Cat’s claw has a diuretic eect, so it is contraindicated to be used with other diuretics, as they act
by the same mechanism and thus increases the risk of electrolyte imbalance. Moreover, it may interact
with hormonal drugs, cholesterol-lowering drugs, and drugs that aect the kidney [65].
5.1.4. Antihypertensive Drugs
Hirsutine extracted from cat’s claw was reported to have a hypotensive eect, therefore it is
not recommended to be used to hypotensive people or those administering antihypertensive drugs
(e.g., casein protein, coenzyme Q-10 (ubiquinone), fish oil, L-arginine, Lycium, or stinging nettle) due
to rhynchophylline and isorhynchophylline hypotensive eects as it may reduce the blood pressure to
be too low [33].
5.1.5. Cytochrome P450 Substrates
Cat’s claw prevents the microsomal CYP 3A4 activity, and thus, increased the serum levels of drugs
that are metabolized by CYP 3A4 suchlike nonnucleoside reverse-transcriptase inhibitors, cyclosporine,
and some benzodiazepines and increased the serious adverse eects of these drugs [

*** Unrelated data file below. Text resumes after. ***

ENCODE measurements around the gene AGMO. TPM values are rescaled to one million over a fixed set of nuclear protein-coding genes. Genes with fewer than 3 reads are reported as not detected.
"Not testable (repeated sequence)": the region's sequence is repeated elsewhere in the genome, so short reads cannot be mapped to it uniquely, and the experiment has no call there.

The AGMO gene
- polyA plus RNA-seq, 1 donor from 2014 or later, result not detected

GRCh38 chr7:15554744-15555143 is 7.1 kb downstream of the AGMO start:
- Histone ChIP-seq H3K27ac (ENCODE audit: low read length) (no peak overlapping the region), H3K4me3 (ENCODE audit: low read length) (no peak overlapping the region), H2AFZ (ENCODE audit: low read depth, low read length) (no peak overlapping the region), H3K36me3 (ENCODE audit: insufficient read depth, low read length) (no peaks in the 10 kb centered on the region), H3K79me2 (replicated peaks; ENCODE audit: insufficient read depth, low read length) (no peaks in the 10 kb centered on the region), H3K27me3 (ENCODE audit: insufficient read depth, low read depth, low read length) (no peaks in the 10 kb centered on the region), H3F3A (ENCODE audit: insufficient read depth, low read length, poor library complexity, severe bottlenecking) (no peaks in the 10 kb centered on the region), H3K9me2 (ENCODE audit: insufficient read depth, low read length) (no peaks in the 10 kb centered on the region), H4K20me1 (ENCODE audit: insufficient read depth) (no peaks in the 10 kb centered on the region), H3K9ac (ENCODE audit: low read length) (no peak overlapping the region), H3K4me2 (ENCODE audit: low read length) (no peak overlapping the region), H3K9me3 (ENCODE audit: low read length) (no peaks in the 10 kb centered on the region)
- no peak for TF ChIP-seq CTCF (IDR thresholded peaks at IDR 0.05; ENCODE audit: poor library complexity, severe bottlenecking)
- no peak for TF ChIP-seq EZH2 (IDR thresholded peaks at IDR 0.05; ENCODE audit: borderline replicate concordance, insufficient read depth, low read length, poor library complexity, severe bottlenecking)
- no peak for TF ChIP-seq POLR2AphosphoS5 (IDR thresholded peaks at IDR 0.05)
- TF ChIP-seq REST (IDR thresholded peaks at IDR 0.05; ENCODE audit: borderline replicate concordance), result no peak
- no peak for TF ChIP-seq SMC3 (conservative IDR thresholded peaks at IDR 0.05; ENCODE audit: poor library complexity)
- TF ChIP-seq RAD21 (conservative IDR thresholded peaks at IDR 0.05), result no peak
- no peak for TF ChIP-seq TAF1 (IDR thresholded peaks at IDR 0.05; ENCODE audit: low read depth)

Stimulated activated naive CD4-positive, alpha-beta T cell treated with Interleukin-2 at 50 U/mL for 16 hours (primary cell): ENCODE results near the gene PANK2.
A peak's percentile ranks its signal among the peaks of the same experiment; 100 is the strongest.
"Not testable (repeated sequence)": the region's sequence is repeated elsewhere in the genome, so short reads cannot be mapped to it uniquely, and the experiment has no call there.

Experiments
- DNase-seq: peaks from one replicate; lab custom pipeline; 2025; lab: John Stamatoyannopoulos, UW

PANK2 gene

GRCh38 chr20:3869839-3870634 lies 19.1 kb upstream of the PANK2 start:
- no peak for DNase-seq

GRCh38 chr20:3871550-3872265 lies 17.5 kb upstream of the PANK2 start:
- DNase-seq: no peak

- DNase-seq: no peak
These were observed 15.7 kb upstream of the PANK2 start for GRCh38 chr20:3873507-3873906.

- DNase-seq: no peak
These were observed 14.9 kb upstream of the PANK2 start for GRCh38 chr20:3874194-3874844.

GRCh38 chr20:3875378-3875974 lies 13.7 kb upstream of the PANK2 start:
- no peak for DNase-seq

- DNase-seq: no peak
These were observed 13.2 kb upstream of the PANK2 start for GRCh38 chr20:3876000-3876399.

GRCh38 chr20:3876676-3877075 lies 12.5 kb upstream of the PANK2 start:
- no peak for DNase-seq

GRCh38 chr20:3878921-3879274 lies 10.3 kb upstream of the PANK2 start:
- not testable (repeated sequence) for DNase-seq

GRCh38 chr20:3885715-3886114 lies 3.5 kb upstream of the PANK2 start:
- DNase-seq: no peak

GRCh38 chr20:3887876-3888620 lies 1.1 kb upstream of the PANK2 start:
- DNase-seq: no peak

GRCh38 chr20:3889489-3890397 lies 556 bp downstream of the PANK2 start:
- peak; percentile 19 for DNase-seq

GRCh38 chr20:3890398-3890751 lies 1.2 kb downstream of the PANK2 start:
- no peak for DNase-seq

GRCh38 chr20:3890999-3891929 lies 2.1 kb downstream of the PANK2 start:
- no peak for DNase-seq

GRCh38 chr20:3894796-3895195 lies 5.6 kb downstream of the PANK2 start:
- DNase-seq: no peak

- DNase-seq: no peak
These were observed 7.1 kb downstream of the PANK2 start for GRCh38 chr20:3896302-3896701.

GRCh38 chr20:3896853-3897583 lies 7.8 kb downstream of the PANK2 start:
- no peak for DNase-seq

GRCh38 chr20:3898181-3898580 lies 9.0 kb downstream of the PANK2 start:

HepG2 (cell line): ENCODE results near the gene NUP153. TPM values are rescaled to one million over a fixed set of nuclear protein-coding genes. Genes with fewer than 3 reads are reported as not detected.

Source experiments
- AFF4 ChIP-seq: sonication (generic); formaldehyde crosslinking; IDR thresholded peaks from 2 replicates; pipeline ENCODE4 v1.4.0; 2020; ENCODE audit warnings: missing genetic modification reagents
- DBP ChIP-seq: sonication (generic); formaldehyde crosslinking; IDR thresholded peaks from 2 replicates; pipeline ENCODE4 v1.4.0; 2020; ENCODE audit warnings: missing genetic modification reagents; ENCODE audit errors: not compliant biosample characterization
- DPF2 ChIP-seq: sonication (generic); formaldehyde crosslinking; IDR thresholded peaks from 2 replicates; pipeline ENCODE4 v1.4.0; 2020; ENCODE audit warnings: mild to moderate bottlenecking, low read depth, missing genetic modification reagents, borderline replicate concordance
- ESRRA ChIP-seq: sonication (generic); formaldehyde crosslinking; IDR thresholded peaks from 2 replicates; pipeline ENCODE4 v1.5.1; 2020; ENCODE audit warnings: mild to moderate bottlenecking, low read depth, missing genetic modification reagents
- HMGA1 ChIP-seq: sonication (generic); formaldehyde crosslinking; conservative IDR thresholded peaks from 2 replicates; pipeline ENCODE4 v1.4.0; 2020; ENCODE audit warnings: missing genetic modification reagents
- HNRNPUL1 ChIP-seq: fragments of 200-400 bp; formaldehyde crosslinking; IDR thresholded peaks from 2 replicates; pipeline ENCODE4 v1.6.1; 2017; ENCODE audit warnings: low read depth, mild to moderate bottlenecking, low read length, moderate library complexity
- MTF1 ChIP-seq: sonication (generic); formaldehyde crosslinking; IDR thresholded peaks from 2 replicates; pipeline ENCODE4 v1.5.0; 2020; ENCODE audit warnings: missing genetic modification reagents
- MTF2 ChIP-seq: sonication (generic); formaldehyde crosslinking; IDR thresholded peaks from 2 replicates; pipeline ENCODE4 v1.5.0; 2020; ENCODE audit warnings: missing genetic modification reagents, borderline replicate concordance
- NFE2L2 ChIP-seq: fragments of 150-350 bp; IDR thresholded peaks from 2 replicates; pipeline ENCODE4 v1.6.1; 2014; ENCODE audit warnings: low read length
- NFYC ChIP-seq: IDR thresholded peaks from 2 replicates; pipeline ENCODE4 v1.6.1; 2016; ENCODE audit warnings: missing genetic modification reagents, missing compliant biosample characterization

66
]. Moreover,
the cat’s claw may interact with allergic drugs like fexofenadine, anti-cancer agents as paclitaxel,
antifungals like ketoconazole, antiviral drugs, and oral contraceptives [67].
5.2. Drug Safety
Based on the possible safety data, U. tomentosa extracts appears to be safe when administered
to several cases of inflammation. Cat’s claw safety has not been documented in breastfeeding and
pregnant women, or children under three years of age because of insucient safety research [31,64].
6. Recommended Doses
The typical and recommended dose of U. tomentosa is one gram given two to three times daily.
A standardized extract attributed to specific chemotype of this species consisting of less than 0.5%
oxindole alkaloids and 8% to 10% carboxy alkyl esters has been used in doses of 250 to 300 mg in
several clinical studies [
68
,
69
]. In rats, it was determined that the average lethal dose for a single dose
of water extract from U. tomentosa is higher than 8 g/kg. In humans, no toxic symptoms were noticed
with frequent administration of 350 mg/day for 6 successive weeks [
18
,
70
,
71
]. Tinctures, decoctions,
capsules, extracts, and teas are recently prepared from the cat’s claw. For instance, 250–1000 mg capsule
Appl. Sci. 2020,10, 2668 8 of 12
is taken orally in divided doses per day [
31
], while in a decoction, up to 25 g of raw bark has been
used, although this based on traditional management practices. Although U. tomentosa is commercially